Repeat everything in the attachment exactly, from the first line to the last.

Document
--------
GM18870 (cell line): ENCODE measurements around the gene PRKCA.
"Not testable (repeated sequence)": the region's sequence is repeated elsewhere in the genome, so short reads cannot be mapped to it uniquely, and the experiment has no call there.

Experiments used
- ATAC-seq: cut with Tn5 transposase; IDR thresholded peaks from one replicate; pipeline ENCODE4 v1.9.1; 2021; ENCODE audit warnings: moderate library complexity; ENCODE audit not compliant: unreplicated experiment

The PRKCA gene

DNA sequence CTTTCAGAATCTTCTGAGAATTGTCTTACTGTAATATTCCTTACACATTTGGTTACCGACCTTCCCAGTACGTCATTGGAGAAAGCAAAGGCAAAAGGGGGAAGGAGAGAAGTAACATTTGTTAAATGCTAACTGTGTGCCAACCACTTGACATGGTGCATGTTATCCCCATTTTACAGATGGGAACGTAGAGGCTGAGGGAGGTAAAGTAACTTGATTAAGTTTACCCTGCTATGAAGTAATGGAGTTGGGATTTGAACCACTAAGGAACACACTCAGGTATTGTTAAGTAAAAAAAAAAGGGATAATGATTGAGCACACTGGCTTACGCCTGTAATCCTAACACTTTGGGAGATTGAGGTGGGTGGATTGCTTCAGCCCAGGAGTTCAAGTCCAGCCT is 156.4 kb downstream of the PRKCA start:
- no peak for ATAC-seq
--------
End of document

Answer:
GM18870 (cell line): ENCODE measurements around the gene PRKCA.
"Not testable (repeated sequence)": the region's sequence is repeated elsewhere in the genome, so short reads cannot be mapped to it uniquely, and the experiment has no call there.

Experiments used
- ATAC-seq: cut with Tn5 transposase; IDR thresholded peaks from one replicate; pipeline ENCODE4 v1.9.1; 2021; ENCODE audit warnings: moderate library complexity; ENCODE audit not compliant: unreplicated experiment

The PRKCA gene

DNA sequence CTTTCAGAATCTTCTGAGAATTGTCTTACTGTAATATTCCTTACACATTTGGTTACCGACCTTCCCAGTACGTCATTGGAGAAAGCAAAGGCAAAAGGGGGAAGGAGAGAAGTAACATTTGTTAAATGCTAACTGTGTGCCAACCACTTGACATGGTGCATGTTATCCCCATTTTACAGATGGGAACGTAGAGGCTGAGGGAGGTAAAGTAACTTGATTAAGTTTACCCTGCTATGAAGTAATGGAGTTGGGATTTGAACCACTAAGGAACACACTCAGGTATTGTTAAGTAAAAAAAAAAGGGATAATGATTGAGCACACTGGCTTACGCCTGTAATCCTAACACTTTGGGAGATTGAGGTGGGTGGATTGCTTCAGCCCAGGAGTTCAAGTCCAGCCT is 156.4 kb downstream of the PRKCA start:
- no peak for ATAC-seq